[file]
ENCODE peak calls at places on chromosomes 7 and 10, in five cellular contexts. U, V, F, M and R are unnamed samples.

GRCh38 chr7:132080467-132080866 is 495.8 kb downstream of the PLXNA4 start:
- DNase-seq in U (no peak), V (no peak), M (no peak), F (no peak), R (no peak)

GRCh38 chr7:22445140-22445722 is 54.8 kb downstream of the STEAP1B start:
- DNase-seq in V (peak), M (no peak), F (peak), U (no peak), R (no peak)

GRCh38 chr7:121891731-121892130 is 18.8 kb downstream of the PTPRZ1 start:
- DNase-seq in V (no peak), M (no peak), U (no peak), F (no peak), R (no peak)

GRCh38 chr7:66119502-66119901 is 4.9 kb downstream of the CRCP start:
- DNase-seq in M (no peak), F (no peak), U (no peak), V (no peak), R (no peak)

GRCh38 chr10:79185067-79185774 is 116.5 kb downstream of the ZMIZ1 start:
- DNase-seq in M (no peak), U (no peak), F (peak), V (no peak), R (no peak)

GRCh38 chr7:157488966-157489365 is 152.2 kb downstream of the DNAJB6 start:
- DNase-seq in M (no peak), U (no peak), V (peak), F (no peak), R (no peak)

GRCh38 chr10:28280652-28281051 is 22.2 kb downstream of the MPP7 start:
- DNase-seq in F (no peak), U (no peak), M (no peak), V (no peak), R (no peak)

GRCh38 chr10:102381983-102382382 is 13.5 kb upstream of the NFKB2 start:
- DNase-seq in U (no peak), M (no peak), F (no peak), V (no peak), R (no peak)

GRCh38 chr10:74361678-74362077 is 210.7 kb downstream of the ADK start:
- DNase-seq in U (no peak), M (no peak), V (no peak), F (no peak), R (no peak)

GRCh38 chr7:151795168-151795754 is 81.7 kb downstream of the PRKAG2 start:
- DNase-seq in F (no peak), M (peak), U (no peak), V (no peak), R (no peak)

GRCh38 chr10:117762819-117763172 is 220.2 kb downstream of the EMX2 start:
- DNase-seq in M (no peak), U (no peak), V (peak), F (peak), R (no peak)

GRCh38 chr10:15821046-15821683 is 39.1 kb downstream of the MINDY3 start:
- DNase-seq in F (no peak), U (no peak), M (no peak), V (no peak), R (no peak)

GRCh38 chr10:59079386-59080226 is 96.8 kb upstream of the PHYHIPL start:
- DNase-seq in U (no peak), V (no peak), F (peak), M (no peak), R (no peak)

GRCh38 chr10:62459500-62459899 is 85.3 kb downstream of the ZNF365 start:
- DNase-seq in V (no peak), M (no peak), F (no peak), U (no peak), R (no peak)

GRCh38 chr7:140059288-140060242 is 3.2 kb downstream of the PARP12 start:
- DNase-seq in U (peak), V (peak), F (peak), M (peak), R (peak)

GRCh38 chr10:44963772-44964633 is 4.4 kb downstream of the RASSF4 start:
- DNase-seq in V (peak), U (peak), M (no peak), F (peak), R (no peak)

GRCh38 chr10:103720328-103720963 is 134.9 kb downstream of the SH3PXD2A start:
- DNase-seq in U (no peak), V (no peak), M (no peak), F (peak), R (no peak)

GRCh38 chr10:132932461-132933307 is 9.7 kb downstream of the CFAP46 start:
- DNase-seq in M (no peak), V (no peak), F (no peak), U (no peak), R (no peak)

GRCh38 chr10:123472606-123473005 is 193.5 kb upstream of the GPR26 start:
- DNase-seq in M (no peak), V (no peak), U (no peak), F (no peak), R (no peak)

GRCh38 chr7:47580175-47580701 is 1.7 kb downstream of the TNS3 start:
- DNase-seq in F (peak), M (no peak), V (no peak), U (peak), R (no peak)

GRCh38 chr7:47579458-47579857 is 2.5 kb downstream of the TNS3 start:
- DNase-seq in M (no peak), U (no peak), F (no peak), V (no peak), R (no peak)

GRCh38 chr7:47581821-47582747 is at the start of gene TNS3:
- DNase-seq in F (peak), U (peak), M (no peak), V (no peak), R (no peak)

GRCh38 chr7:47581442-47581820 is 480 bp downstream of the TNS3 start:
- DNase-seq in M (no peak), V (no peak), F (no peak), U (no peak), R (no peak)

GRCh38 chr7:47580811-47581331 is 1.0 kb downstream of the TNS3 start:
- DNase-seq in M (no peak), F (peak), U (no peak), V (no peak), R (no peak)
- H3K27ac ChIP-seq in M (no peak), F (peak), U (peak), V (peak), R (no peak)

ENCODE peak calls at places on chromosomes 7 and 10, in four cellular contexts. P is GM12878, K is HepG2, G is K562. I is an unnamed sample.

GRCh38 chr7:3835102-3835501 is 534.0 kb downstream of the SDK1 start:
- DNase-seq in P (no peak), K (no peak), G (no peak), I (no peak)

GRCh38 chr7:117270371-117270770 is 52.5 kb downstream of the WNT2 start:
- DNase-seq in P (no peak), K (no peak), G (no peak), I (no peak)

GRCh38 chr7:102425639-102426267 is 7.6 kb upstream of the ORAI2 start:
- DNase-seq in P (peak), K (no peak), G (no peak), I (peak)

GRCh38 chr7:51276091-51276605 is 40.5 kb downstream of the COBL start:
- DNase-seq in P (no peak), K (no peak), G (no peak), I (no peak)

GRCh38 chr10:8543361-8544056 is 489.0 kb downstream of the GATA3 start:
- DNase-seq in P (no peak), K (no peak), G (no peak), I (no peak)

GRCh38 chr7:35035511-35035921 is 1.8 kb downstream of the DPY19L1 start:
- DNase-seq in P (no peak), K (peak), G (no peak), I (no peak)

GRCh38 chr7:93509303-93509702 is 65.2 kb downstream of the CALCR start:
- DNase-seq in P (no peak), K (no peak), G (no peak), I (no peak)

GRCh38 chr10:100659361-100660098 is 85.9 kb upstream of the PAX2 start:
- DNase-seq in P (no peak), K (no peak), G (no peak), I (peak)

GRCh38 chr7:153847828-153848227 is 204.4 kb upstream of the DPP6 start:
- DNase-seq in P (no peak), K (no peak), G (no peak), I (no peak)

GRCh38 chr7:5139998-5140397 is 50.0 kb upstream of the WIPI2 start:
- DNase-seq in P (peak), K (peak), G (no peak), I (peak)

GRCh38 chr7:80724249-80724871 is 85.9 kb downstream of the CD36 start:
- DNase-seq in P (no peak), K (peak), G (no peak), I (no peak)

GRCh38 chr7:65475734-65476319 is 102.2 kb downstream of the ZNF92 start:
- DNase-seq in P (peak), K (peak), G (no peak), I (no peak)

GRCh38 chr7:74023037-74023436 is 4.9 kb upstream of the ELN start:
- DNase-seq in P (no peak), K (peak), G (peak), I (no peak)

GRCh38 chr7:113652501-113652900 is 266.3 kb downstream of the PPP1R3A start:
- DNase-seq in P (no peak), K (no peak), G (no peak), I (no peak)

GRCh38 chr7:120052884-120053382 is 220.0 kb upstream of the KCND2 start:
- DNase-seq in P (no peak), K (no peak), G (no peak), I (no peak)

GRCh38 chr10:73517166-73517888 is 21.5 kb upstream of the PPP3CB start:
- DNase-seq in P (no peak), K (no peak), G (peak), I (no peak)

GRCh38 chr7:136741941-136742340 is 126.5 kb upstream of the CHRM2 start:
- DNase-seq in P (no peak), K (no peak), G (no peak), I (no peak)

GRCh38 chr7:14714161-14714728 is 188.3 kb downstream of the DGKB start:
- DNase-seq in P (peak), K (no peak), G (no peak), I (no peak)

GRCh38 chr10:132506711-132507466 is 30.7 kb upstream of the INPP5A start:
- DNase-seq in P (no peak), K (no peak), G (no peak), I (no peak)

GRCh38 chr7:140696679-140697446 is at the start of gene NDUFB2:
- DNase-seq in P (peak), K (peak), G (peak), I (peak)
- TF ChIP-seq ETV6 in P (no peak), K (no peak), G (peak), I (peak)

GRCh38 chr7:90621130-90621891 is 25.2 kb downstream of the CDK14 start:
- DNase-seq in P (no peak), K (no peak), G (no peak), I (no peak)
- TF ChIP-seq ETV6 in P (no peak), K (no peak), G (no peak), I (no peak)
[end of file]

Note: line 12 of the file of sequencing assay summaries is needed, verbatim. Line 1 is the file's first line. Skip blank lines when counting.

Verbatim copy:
GRCh38 chr7:157488966-157489365 is 152.2 kb downstream of the DNAJB6 start: